- Follow processing instructions precisely, including prep work, heating times, and cooling. Set a timer and stay near the canner while it operates.
- Check seals on cooled jars before storing. Refrigerate any with imperfect seals and use promptly. Press the center of the lid to ensure no movement.
- Label jars with contents and date before storing. Store in a clean, cool, dark place. Use oldest first and don’t exceed recommended storage times.
- Look for signs of spoilage before consuming, like mold, unpleasant odors, foaming, or spurting liquid upon opening. Discard any jars showing signs of contamination.
Following proper procedures carefully when preserving food is the best way to retain quality and prevent unsafe products. When in doubt, remember: if the process feels unsafe or unsanitary, don’t risk it.
Enjoy Your Home Preserved Foods!
Preserving food at home allows you to make the most of seasonal abundance while reducing reliance on store-bought items. Take your time, follow trusted recipes, and remember—the most important step is ensuring your creations are safely processed and stored. But even if you store your food as above, it’s not like the food won’t expire; you still have to be careful about how long you store it.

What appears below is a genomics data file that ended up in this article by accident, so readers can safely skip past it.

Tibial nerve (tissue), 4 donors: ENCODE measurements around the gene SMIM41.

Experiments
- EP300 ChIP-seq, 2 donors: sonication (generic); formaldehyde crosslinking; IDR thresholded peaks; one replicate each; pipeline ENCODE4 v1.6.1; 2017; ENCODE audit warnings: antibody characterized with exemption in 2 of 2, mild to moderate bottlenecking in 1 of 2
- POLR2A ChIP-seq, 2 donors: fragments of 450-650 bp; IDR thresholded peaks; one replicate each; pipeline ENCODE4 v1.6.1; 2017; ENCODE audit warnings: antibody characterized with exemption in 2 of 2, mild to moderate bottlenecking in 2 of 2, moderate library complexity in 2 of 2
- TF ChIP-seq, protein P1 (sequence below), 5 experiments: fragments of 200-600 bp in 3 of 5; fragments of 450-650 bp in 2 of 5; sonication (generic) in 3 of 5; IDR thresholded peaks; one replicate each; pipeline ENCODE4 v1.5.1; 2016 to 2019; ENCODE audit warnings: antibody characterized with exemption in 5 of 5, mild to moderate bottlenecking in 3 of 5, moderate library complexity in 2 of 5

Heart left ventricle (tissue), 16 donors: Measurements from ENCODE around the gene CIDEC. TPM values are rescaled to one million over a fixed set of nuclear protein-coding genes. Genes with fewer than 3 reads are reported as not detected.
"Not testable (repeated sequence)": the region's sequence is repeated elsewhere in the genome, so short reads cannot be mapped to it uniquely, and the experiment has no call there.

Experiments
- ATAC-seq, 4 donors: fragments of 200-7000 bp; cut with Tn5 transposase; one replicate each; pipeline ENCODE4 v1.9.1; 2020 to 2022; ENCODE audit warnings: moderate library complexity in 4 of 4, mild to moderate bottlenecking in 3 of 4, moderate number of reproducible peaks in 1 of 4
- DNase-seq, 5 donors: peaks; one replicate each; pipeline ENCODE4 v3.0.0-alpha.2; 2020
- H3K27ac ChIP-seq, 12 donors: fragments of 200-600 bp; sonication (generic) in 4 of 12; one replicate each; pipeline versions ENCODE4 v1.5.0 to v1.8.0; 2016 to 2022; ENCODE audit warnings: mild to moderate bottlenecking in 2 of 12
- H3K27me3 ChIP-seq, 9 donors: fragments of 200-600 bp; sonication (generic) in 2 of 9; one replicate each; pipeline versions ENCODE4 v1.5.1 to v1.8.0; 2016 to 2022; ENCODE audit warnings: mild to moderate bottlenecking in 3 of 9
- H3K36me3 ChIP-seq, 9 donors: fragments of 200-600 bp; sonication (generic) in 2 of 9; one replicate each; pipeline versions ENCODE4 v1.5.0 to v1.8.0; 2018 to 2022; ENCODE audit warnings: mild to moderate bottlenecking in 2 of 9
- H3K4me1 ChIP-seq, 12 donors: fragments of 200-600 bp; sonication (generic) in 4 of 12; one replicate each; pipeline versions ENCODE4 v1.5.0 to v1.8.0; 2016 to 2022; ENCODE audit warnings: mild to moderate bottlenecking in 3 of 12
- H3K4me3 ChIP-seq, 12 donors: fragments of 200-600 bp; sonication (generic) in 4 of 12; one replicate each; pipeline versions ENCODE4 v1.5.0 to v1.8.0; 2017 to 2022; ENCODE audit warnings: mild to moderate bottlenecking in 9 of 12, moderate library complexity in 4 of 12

With some practice, you’ll be on your way to filling your pantry with delicious jams, nutritious fermented veggies, satisfying canned soups, and other homemade preserved foods your whole family will enjoy. Have fun experimenting with different preservation techniques and make the most of your fresh ingredients.
If you have any questions about storing food, you can read 17 Common Questions About Home Preserving. This will surely solve your questions!